*Thanks CB for posing the question this week!


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11 responses to “Curses

  1. r4dic4lf3mm3

    March 1, 2012 at 11:06 am

    Everytime I find clean clothes that have made their way back to the dirty laundry I confiscate them and hold them for ransom. At this point in time I have a third of my 12 year daughter’s wardrobe hidden in an undisclosed location.

    • Dr. Mama

      March 1, 2012 at 1:03 pm

      I love this r4dic4lf3mm3!

  2. ChangedByChange

    March 1, 2012 at 11:11 am

    As a prolific user of profanity myself, and a mother of small children, I love this. I completely feel the same way that there is no inherent meaning in words, and I try to look as closely as possible at what is going on with my child at the time the swearword takes place. That being said, lately I’ve been correcting him when he uses foul words, but I’ve been struggling with that because ssshhhh…it doesn’t really bother me that much. I know, in fact, that it bothers me more that he may be heard by and offend others who do beleive that swearwords are “wrong” (social conditioning). Further, even though I am not offended by my children’s use of profanity, I struggle with what to do about it – both their behaviour and my reaction to it. Thank you for this post, you have given me food for thought.

    • Dr. Mama

      March 1, 2012 at 4:22 pm

      Thanks for reading, ChangedByChange, and thanks so much for posting! I agree that not caring much about it personally isn’t the end of the issue. One of my children doesn’t seem interested in swearing much, but the other one is very interested, lots of f-bombs in situations that hardly call for it. Probably got that from me, but I still worry about that one’s use of it beyond our home and car. one of the things at issue is that cursing/swearing/cussing influences the energy in the room, and when the words are really spat out it can shift our frames of mind so that we feel more agitated, or more angry, or more aggressive than we were feeling moments before. This is the part I think I struggle with the most– how permissiveness about swearing can grow bad energy…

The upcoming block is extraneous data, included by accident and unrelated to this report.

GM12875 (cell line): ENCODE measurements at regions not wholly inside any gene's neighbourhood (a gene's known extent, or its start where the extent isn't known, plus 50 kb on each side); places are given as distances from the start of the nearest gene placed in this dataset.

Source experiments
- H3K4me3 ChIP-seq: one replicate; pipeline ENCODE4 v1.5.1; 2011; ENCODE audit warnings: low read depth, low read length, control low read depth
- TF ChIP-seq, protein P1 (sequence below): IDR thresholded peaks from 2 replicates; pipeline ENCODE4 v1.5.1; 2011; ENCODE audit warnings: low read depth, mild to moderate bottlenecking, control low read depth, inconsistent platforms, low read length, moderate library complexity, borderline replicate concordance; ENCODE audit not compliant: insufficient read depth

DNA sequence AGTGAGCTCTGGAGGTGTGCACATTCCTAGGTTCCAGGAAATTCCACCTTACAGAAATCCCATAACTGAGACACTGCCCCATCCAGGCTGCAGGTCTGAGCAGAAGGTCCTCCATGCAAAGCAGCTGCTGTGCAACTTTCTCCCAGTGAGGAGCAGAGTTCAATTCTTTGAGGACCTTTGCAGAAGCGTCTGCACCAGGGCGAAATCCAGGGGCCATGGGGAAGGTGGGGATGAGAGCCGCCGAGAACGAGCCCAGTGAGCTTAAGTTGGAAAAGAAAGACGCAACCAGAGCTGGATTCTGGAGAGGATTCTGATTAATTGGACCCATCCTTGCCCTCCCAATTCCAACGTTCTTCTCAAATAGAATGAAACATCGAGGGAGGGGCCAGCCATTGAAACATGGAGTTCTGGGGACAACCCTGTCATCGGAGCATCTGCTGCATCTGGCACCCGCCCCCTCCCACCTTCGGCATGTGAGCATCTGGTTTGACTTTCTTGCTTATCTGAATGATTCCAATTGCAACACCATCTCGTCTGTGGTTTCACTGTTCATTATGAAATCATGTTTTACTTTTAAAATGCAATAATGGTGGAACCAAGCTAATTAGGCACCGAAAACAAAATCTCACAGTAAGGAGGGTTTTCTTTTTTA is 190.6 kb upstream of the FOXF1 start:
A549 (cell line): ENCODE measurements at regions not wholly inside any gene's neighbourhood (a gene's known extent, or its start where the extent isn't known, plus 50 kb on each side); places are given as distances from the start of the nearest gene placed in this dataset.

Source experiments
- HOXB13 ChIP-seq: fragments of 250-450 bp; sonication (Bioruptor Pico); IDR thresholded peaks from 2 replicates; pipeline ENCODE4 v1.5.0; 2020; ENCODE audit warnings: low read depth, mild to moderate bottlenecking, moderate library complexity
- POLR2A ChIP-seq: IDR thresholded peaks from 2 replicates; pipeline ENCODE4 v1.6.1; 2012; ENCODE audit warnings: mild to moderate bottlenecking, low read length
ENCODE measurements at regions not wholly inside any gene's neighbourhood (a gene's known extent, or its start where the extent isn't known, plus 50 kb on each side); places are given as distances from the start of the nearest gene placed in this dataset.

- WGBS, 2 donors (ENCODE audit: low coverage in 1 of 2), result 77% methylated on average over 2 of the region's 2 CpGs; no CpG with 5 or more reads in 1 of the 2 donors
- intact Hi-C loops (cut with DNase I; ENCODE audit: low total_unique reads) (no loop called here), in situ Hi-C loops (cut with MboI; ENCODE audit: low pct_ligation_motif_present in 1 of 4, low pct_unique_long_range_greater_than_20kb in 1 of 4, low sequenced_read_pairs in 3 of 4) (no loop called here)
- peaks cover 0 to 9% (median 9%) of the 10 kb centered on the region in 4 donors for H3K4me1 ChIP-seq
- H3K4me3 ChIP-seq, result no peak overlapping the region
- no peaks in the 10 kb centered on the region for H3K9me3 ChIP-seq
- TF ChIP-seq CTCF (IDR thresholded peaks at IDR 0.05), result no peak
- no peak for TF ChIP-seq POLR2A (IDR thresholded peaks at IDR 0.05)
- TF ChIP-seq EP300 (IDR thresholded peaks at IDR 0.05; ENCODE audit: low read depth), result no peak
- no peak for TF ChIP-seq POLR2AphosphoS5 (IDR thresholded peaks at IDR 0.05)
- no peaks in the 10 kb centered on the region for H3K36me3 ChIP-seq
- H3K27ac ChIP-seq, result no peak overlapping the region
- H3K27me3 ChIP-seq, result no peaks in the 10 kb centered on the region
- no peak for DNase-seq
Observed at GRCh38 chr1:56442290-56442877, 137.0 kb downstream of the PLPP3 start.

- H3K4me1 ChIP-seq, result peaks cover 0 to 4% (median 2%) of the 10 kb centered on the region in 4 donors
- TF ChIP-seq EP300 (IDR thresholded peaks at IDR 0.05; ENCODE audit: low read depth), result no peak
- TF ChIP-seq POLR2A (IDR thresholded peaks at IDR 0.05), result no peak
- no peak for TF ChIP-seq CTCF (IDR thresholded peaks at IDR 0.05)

3. Christy

    March 1, 2012 at 1:07 pm

    I am so glad my question could become one for the masses. I have decided to approach the swearing issue with an attitude of outward non-chalance but to make sure that my little one knows the meaning of the words (to an extent of course), can come up with other more suitable (public use) word options, and understands that the reason we don’t use cuss words is because others could not/would not appreciate it. Hey, it’s worth a shot right?

    • Dr. Mama

      March 1, 2012 at 1:14 pm

      I think it totally is worth the shot and I think it will have some important influence that will extend beyond the issue of swearing. Thanks again for prompting me to think about this this week!

  4. Amykakes

    May 4, 2012 at 11:44 am

    As the aunt of three boys, ages 9, 7 and 3, I am faced with this occasionally. Their mother is extreme in punishment of “cussy” words using vinegar or fish sauce as a deterrent. I have a mouth like an 80 year old sailor, and when the boys are around me they will try to see what they can get away with. The older ones will spell out what they would say if they could cuss at my house. The little one will drop an f-bomb when he’s angry or frustrated, and reminds me a lot of my husband. But they know the rules and mostly we have no problems.

  5. lakeshaanderson

    May 24, 2012 at 2:33 pm

    Since reading this, I’ve been reflecting. I do not really care if my children curse/cuss (I was brought up to say cuss, so I’ll go with that.) Language is socially constructed. Someone identified and cultures determined that certain words would take on negative constructions. I could sit in my house and decide to make a rule that the word “bashavan” (yep, made that up) is a “bad” word. Really. Language is fluid, evolving. Especially for children. And children will test their boundaries, even more so when something is as taboo as cussing. I cuss. All the time. My daughter sometimes says, “mommy, use another word.” But, my son is testing it out. He thinks it is particularly funny to say “mommy is pissed off at you” when talking to his sister.